Like with the Meta Quest Pro, you’ll need a fairly powerful PC to run the HTC Vive Pro 2, which will add to your overall cost. Also, it has one of the most complicated setups among VR products. If you’re not especially tech savvy, this could be a big turnoff, and you may want to opt for a simpler headset.

Google Cardboard (sort of)

google cardboard with headphones

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When the VR headset market started out, Google Cardboard offered something slightly different: a headset that would house your smartphone in front of your face, with lenses that could present specially designed mobile apps in 360-degree virtual reality. The device could literally be made out of cardboard and be offered for as little as $15 because your phone would be doing the technical heavy lifting. Google also offered the similar and slightly higher-end Daydream VR. Both devices are now discontinued by Google, and while you can find used ones online, there are still other products on the market with the same idea: an inexpensive VR headset that is less of a computer and more of a container for your phone.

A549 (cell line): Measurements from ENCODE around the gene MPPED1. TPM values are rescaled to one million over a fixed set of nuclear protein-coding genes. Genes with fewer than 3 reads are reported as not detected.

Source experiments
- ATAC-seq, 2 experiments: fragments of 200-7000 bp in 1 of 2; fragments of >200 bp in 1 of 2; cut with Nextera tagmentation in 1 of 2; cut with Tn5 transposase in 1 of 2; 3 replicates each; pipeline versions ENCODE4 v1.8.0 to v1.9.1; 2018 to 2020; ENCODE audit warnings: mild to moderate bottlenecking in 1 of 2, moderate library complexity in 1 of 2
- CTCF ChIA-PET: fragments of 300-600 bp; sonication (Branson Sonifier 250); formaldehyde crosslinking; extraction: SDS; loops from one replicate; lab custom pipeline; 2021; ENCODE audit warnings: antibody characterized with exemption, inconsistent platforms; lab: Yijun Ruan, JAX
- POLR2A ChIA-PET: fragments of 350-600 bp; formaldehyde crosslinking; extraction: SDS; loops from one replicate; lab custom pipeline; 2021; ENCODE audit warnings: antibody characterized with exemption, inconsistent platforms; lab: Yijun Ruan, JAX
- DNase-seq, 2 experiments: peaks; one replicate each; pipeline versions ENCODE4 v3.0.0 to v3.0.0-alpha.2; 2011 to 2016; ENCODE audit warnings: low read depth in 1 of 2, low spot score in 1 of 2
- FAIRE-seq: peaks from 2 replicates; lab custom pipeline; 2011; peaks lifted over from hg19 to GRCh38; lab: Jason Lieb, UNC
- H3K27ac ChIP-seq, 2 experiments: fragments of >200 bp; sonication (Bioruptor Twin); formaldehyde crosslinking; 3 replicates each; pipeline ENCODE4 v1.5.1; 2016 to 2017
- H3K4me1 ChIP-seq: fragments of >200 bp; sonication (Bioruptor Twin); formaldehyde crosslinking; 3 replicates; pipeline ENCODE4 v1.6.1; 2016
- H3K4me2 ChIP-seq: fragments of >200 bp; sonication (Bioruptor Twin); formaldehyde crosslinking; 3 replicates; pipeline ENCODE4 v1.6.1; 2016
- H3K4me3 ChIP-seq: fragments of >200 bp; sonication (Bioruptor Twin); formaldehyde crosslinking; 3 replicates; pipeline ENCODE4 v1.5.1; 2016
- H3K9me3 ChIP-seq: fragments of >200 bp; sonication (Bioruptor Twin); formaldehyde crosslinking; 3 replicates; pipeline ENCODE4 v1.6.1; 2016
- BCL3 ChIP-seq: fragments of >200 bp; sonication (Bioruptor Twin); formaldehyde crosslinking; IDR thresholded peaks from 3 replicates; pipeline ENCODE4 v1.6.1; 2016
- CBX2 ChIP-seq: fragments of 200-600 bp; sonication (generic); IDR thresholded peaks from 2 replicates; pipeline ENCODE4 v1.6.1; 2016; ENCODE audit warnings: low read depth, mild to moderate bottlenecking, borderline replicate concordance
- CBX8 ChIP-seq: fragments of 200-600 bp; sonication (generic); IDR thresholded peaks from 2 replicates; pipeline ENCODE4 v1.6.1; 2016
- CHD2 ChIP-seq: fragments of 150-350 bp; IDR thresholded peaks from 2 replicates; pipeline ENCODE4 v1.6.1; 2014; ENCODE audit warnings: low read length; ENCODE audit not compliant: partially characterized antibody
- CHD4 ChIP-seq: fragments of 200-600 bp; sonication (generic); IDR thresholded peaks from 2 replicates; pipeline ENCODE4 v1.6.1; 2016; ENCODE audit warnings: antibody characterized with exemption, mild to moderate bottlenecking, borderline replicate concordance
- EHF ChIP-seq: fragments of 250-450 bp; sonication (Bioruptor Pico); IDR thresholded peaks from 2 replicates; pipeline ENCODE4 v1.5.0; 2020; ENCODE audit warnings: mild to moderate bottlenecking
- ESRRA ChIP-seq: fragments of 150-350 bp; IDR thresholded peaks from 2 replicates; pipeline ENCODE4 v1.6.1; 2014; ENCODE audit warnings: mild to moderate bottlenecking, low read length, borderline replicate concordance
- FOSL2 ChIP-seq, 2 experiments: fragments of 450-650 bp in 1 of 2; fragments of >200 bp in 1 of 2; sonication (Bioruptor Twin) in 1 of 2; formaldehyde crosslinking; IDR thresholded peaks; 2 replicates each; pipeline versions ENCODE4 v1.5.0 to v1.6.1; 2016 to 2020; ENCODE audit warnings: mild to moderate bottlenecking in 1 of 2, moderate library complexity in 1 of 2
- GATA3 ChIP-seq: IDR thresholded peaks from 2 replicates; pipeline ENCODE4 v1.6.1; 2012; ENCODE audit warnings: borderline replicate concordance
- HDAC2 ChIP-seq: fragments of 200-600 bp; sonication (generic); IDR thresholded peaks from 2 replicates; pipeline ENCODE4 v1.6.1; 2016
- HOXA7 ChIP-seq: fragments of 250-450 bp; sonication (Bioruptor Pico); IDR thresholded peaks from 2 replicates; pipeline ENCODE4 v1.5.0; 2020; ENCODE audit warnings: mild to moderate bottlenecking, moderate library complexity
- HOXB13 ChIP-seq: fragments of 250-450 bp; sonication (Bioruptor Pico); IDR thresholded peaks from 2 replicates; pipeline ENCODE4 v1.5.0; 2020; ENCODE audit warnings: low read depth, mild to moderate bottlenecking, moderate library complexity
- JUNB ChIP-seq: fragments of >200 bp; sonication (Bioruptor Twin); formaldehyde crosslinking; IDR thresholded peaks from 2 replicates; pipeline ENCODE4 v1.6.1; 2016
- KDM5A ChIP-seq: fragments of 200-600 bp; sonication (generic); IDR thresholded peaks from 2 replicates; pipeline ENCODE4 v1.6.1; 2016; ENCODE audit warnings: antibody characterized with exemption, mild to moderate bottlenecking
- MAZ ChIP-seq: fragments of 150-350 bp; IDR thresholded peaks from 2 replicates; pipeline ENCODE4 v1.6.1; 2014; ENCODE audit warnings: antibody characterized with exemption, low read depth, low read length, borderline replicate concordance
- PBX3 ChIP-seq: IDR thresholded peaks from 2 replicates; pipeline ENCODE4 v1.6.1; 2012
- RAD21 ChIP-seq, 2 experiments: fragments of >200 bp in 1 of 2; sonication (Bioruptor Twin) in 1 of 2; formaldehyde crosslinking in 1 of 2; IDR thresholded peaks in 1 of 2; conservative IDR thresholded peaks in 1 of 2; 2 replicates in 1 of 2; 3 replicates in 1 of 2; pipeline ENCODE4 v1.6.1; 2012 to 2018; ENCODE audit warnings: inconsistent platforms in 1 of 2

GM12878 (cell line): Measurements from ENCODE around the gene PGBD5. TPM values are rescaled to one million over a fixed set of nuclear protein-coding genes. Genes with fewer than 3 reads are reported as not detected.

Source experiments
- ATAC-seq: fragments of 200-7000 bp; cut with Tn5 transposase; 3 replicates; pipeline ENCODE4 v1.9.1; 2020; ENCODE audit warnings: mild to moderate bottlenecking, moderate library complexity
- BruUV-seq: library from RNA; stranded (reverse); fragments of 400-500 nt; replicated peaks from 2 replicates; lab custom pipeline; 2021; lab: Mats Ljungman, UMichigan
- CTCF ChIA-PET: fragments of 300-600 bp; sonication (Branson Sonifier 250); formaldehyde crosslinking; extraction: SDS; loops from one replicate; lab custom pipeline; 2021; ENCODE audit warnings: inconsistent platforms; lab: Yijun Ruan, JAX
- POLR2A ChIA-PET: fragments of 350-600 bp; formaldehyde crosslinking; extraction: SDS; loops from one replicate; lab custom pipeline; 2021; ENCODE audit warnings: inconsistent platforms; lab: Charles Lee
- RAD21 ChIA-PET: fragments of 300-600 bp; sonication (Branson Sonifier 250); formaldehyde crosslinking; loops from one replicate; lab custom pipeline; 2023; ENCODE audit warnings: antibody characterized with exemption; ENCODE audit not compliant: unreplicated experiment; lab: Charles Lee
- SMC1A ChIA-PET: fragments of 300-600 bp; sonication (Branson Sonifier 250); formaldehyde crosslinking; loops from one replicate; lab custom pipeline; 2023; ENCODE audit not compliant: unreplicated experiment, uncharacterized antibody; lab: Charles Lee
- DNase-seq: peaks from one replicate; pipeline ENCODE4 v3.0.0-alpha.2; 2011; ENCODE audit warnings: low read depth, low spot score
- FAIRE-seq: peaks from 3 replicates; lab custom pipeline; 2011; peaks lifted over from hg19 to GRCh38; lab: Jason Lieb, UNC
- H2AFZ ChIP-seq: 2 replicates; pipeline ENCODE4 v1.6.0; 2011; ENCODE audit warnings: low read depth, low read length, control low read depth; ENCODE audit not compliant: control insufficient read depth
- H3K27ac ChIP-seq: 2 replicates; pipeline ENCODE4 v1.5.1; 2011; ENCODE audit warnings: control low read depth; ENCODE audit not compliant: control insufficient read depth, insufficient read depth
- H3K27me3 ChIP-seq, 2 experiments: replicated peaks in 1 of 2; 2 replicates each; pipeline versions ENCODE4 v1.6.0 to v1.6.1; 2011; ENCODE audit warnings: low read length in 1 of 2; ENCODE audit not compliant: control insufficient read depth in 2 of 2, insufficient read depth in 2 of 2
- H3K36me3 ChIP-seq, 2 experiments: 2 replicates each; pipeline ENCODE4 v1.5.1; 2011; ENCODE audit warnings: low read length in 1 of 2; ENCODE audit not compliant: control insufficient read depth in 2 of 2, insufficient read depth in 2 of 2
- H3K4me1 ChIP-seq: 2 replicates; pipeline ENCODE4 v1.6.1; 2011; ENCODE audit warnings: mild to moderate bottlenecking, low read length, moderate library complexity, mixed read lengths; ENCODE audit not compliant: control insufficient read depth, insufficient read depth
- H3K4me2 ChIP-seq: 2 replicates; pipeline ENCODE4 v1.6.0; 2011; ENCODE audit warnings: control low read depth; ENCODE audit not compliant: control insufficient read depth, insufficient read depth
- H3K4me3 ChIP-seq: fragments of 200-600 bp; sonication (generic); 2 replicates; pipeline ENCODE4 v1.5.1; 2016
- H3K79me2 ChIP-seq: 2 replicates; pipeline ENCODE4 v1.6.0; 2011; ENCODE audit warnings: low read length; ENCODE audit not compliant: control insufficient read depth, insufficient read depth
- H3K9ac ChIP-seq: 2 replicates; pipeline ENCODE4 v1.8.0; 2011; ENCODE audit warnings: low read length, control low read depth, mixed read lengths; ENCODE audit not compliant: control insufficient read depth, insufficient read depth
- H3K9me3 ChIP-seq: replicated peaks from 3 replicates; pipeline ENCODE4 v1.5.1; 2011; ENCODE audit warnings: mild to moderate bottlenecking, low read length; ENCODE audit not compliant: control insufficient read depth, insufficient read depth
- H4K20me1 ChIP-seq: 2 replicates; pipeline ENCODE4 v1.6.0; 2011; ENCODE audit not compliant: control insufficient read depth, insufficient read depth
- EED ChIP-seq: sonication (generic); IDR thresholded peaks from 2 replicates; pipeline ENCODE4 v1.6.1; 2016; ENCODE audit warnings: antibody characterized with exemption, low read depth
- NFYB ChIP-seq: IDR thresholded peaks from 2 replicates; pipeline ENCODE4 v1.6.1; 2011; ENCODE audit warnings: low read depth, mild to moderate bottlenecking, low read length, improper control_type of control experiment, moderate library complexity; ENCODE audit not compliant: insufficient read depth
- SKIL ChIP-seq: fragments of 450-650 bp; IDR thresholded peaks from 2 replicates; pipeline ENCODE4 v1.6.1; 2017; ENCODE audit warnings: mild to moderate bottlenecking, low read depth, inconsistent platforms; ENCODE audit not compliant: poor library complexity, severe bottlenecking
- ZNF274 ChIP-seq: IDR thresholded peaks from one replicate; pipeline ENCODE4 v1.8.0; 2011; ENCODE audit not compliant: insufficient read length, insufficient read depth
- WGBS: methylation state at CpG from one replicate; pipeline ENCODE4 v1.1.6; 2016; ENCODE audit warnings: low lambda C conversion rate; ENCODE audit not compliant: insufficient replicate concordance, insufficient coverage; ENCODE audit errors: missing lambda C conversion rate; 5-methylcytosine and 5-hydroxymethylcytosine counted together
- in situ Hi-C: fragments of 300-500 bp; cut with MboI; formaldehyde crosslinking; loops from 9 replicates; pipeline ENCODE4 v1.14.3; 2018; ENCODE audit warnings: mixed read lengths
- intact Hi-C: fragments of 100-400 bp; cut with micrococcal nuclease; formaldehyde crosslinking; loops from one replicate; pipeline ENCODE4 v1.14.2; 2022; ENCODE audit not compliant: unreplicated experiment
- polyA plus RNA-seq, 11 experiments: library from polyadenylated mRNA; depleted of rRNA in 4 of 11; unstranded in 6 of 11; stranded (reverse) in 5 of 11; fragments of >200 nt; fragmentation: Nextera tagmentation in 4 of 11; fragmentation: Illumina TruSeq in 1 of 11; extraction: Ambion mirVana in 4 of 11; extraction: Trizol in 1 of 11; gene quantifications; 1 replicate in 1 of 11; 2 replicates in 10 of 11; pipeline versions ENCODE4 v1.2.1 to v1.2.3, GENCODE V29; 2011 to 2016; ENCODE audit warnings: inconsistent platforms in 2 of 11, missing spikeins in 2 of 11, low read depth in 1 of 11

Using your smartphone, you can enjoy 360-degree video and other passive VR experiences pretty much the same as you would with a Quest 2 or other headset. While there’s no hand-tracking or even a way to control or interact with most VR apps that work with this type of peripheral, its bargain-priced take on virtual reality is a great entry-level introduction to the medium. You can test the VR waters with a cheap cardboard-like headset before committing to spending hundreds or thousands of dollars on the Apple Vision Pro or its alternatives.